Juni

Added to your love list
0 Love It
1/4
Photograph: Filip Wolak

Black bass at Juni

2/4
Photograph: Filip Wolak

Black salsify agnolotti at Juni

3/4
Photograph: Filip Wolak

Veal tenderloin at Juni

4/4
Photograph: Filip Wolak

Juni

Midtown

Two years ago Australian chef Shaun Hergatt—a vet of Gabriel Kreuther’s kitchen and the Ritz-Carlton mill—walked away from his eponymous Financial District restaurant with two Michelin stars in tow. His brand of studious French fusion was widely praised, but a maddeningly obscure location and prerecession opulence struck sour chords.

With Juni, Hergatt skates on some of the same thin ice. The restaurant clumsily flanks the lobby of the stodgy Hotel Chandler—an awkward bar on one side, an odd diptych of a dining room on the other. Effusive servers do their best to infuse some warmth into the space, but gray tables, dumpy, padded tan chairs and Pier 1–style wall art have all the grace of a dental waiting room.

Beauty here is found on Hergatt’s painterly plates, and in the vegetables from which he coaxes impressive amounts of flavor. An amuse-bouche of pureed parsley root tastes rich and pure, as if siphoned straight from the earth, while crinkly agnolotti, bursting with another root vegetable, black salsify, bear the clean, creamy sweetness of a West Coast oyster.

Hergatt—who paraded products from around the world when it was passé—has swerved to chase the local-seasonal tailwinds. But cooking at this level is expected to push boundaries, and Hergatt’s retrofitted cuisine often reads one step behind, sometimes still betraying the impulses of fads past, as with an over-the-top eagerness for truffles. On one night alone, they were found in three dishes, including a tile of black bass baked until as dense and juicy as a steak, but drowning in a strong sea of truffle sabayon. Still, Hergatt’s knack for distilling and amplifying flavors can’t be denied. A poached poussin breast is sweetened by pungent garlic puree, with roulades of its dark meat sticky and fatty like the best bits of chicken skin clinging to the roasting pan.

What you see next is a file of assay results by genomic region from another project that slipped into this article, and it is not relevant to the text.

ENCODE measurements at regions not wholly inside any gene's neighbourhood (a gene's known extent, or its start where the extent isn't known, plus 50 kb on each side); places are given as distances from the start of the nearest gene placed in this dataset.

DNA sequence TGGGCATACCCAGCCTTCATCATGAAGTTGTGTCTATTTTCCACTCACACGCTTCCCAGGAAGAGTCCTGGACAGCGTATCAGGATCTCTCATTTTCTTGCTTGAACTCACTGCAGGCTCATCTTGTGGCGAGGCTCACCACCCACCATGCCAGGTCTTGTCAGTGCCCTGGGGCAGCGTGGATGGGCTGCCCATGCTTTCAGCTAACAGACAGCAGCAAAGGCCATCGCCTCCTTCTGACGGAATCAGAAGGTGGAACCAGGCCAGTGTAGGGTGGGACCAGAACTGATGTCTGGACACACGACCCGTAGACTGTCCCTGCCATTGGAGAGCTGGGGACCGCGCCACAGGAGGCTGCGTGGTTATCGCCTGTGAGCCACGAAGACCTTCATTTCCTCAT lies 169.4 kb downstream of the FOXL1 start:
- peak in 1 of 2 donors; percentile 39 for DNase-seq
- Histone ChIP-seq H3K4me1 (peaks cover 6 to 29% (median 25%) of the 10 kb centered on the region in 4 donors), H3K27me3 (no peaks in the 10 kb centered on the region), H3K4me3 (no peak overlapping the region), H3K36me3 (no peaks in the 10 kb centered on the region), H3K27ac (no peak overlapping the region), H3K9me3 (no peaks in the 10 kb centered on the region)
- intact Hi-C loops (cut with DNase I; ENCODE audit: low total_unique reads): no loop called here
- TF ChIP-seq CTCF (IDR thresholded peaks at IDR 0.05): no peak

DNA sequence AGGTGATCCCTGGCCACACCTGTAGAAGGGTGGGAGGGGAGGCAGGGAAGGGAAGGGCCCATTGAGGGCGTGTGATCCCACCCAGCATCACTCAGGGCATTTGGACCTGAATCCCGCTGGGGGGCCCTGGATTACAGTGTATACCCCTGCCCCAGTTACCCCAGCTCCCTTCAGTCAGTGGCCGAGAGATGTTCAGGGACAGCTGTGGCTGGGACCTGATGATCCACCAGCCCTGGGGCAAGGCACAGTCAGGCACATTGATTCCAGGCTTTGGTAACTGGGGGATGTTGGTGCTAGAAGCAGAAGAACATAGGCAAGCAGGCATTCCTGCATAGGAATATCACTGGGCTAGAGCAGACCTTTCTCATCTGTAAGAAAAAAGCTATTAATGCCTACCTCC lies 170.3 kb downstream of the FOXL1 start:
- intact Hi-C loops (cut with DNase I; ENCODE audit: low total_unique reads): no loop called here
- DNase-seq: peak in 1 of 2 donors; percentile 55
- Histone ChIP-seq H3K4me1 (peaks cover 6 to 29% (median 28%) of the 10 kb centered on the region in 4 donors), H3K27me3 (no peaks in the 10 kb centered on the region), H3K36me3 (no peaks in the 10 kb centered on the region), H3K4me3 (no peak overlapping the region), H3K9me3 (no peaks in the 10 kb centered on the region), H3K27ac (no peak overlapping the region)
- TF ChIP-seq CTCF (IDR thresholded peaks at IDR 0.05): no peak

While vibrant dishes overcome their dated veneer, Juni’s acute deficiency of cool (and its tenuously high prices) might number its days. A master technician, Hergatt delivers an impressive execution of his craft, but so does yesterday’s paper.

THE BOTTOM LINE

Meal highlights: The seasonal menu changes frequently, but recent favorites included black salsify agnolotti, Tuscan kale soup, poussin and baked apple dessert.

Behind the bar: Hergatt’s regional affection extends to a pricey wine list, heavy with boutique New York producers, and a seasonal cocktail menu that reads like a CSA checklist.

Vibe: Almost defiantly uncool, it’s a place for midtown business partners, not downtown art directors.

Cocktail chatter: The dappled stone place mats were carved by local artist Jesse Goode and are inspired by speckled eggs.

Soundcheck: Unnervingly hushed when servers reliably outnumber guests at the beginning of the night, Juni bustles just enough when its 50 seats start to fill.

By Daniel S. Meyer

Venue name: Juni
Contact:
Address: 12 E 31st St
NY
10016
Cross street: between Fifth and Madison Aves
Opening hours: Mon–Thu noon–2:30pm, 5:30–10pm; Fri noon–2:30pm, 5:30–10:30pm; Sat 5:30–10:30pm
Transport: Subway: 6 to 33rd St (Park Ave South); N, R to 28th St (Broadway)
Price: Four-course tasting menu: $90. AmEx, MC. V
LiveReviews|0
1 person listening